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Pit Bull Decision May Affect County Dog Parks

Councilman David Marks believes council will have to look at issue of aggressive dogs at the increasingly popular county amenity.

Following a recent Court of Appeals decision animals, one Baltimore County Councilman says the county may have to look at rules governing its dog parks.

Councilman David Marks said he believes he and his colleagues will eventually have to take up the issue of pit bulls or other aggressive dogs. One of those areas could be more stringent regulations on county dog parks.

"It's a good question," Marks said. "I don't see that there are a lot of standardized regulations to go along with these dog parks, which are becoming very popular in the county."

Marks was involved in working to get a . The Perry Hall Republican said he's also had requests for similar parks from the Loch Raven Village and Rodgers Forge communities.

The possibility of opening up another debate on breed specific legislation may not excite many on the council who remember the emotional debate that stemmed from then-Councilman Vince Gardina's attempts to regulate dogs that are determined to be aggressive.

In 2007, Gardina proposed legislation requiring that those dogs be muzzled in public and, when outside in a yard, be kept in a locked run that was covered. The proposed law came in the wake of a near fatal attack on Dominic Solesky.

Solesky, then 10, was nearly killed while playing in an alley near his Towson home, when a pit bull escaped from its yard and attacked him and friend. The dog ripped away a large portion of Solesky's thigh and severed his femoral artery.

The boy survived after undergoing five hours of surgery and 17 days in a pediatric care unit.

Gardina's bill did not pass.

The Court of Appeals decision last week was directly related to a lawsuit filed by the Solesky family against the owner of the dog and the landlord of the property where the owners lived.

Marks said efforts related to the dog parks might not focus specifically on a particular breed.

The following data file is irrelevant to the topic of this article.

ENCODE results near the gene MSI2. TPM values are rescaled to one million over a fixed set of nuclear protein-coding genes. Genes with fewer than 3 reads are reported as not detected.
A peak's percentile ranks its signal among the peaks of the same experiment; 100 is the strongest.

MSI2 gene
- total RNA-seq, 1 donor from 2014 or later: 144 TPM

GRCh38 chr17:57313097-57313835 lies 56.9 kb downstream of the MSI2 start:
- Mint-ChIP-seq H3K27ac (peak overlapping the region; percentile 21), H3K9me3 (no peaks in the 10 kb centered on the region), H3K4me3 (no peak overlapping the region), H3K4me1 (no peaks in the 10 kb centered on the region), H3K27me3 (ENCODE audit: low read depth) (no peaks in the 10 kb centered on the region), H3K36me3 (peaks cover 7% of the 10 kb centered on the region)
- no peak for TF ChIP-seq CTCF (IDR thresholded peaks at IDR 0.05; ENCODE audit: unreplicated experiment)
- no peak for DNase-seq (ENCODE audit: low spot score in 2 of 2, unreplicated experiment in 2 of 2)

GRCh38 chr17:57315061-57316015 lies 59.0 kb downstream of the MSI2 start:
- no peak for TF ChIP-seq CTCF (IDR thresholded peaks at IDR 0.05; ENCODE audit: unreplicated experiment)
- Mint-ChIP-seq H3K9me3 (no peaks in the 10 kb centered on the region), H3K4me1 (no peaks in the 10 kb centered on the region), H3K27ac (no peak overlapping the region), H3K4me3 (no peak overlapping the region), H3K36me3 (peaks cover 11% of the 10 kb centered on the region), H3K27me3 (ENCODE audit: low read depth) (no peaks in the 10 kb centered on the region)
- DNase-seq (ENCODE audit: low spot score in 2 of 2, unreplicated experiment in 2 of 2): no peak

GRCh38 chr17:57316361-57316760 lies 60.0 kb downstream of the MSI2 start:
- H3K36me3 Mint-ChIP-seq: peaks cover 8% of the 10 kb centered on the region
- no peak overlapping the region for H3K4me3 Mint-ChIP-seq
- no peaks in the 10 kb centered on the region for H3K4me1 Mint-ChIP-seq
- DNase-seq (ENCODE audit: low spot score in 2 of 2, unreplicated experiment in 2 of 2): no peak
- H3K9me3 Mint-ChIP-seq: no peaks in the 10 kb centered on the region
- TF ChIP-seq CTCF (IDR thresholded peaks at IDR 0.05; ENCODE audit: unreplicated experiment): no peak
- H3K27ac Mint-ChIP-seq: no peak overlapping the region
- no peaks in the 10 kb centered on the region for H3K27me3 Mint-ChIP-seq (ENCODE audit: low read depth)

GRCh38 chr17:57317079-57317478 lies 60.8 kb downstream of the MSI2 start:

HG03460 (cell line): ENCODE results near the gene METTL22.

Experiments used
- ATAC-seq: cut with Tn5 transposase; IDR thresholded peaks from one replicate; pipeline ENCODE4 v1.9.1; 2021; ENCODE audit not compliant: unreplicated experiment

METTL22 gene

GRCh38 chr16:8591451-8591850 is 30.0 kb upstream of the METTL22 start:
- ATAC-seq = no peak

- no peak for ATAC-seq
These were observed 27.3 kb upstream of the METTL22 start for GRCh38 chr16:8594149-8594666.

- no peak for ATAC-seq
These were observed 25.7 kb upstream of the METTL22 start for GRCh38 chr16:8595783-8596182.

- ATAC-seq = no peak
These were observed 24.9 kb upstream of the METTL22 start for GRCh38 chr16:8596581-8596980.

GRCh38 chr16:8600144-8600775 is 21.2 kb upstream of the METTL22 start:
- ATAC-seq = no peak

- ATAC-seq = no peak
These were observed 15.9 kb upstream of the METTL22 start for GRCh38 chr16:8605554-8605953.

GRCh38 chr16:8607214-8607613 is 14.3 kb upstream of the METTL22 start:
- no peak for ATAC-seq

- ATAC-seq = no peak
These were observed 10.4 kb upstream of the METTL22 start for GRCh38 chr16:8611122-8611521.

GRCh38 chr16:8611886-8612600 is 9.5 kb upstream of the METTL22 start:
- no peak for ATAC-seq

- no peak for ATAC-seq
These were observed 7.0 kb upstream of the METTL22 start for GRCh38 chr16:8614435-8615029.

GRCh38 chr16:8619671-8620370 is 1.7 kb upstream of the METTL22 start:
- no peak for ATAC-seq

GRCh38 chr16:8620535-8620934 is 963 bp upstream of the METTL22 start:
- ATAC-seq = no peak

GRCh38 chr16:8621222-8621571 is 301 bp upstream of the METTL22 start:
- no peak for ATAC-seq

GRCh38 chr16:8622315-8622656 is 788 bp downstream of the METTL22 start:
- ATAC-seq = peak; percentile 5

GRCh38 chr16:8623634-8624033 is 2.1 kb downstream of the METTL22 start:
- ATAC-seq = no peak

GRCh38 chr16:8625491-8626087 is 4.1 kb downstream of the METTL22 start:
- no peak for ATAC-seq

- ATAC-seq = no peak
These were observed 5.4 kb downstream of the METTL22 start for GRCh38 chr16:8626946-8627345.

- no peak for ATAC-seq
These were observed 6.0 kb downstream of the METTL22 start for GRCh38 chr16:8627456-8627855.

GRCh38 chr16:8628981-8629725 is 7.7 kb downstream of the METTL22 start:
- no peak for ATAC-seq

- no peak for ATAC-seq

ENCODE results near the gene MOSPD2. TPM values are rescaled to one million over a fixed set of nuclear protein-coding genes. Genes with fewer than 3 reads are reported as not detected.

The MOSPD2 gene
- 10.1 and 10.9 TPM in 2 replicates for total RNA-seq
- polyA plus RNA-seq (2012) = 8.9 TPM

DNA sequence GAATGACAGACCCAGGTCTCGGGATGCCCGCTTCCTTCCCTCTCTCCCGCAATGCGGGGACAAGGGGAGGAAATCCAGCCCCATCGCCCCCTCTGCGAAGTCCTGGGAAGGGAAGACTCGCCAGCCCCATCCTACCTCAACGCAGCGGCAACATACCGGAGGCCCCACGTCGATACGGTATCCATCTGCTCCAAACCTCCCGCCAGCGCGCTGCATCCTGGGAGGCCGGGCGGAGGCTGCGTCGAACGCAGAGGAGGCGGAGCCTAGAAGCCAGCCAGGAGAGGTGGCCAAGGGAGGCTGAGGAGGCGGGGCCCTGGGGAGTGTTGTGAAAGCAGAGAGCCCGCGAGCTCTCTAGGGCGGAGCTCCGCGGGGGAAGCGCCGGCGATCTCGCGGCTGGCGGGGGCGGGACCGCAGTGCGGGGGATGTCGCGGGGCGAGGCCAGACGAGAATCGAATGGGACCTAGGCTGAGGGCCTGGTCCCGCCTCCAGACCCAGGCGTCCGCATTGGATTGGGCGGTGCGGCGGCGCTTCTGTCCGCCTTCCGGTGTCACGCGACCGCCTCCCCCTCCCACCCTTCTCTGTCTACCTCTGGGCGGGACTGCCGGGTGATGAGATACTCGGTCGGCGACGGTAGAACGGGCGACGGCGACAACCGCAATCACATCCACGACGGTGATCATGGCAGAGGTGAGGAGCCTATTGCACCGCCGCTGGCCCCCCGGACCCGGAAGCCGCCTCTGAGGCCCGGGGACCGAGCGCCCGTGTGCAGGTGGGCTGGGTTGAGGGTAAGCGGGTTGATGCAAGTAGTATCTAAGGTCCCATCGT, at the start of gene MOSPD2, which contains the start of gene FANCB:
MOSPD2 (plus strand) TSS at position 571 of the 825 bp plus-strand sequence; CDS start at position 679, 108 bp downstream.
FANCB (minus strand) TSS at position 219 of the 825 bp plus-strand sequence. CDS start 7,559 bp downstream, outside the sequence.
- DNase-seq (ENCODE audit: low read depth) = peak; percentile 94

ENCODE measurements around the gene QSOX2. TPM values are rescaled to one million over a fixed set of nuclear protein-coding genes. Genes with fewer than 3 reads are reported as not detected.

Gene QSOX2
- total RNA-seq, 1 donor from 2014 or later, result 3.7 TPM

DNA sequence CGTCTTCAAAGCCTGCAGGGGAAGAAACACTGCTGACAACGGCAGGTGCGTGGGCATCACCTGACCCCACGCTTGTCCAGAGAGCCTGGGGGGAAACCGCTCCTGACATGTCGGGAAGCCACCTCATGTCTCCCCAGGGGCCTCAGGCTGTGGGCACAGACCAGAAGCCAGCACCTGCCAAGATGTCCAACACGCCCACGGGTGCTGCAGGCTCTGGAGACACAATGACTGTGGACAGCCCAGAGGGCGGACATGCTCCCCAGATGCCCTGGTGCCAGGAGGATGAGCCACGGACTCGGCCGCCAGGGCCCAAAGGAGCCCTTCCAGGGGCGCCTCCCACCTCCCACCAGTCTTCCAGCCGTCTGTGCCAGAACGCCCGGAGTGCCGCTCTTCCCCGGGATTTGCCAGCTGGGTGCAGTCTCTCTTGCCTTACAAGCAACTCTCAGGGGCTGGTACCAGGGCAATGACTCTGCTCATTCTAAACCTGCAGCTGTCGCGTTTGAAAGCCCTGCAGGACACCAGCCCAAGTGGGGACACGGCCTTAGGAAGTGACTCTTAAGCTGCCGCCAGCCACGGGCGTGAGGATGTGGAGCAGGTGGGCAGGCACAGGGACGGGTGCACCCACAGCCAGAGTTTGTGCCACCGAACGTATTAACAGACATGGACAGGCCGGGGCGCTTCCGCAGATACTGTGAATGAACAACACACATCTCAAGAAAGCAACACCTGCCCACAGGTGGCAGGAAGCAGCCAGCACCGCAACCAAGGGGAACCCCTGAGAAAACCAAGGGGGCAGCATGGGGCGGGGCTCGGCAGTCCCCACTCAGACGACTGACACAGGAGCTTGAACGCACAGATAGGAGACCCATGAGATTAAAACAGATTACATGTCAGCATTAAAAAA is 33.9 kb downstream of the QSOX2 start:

"It might not be pit bulls," Marks said. "It might be aggressive dogs in general."

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Able Baker June 06, 2012 at 04:17 PM
Golden Retriever - Laborador mix, which you would know if you read the article. The point is that your "safe" dog isn't safe. Just like there are bad pit bulls, there are bad Goldens.
Able Baker June 06, 2012 at 04:23 PM
I'm having trouble making sense of what you're writing. No wonder you have to give away your book for free. 1. What is an "accredited police investigation"? How does that differ from a routine police investigation? 2. They looked into 15 dog bite cases, of which all were pit bulls. Are you making the claim that there have only been 15 dog bite cases since 1998 and all of them were pit bulls? Or were 15 chosen at random and all happened to be pit bulls? Or did they just select pit bull bite cases? 3. Agreed. Dog owners, regardless of breed, should be responsible for the actions of their dog. At the risk of making the personal injury attorneys even more gleeful at the prospect of an ever greater number of people to sue, the standard needs to be equal for all dogs.
Able Baker June 06, 2012 at 04:31 PM
Again, there's no evidence to support this idea that pit bulls aren't "biddable". Terriers obey commands extremely well, and pit bulls, being part of the terrier group, are no exception to that.
Tony Solesky June 06, 2012 at 04:57 PM
You are correct I am a poor speller but I am otherwise quite articulate and very well versed on this issue. My e-book is free because it is a philanthropic pursuit. It has been professionally edited so you will have no problems. No what I am referring to is the fact that unlike a normal snap and release dog bite that may be investigated by animal control Mauling deploy multiple agencies and the injury level gets a full blown police investigation. In the last 15 years the only cases serious to make it before the court have been Pit Bull cases. As a result the breed has singled itself out and the court could only rule on what was before it. This means simply that the agreed acknowledgment that any dog can bite has nothing to do with mauling and obviously in the last 15 years the association of Pit Bulls to them. These investigations lead to law suits which lead to very accurate insurance actuaries. Regardless of using that information as a bridge to insurance it still shows the monetary impact of these breeds against all others in Maryland. This alos means the tax payer foots the bill for all of the responding agencies and further if they don’t have medical or homeowners the tax payer picks up that tab also.
Tony Solesky June 06, 2012 at 05:03 PM
What do you mean no evidence? Terrier is an Italian word and the reason these dogs where outcrossed with Terriers has everything to do with both the style of attack and the fact that the AKC breed standard for Terriers tells you they are not tolerant of other animals. Are you saying that somehow if triggered to attack they change their breed instinct to adjust for humans? Ever heard of friendly fire??????????

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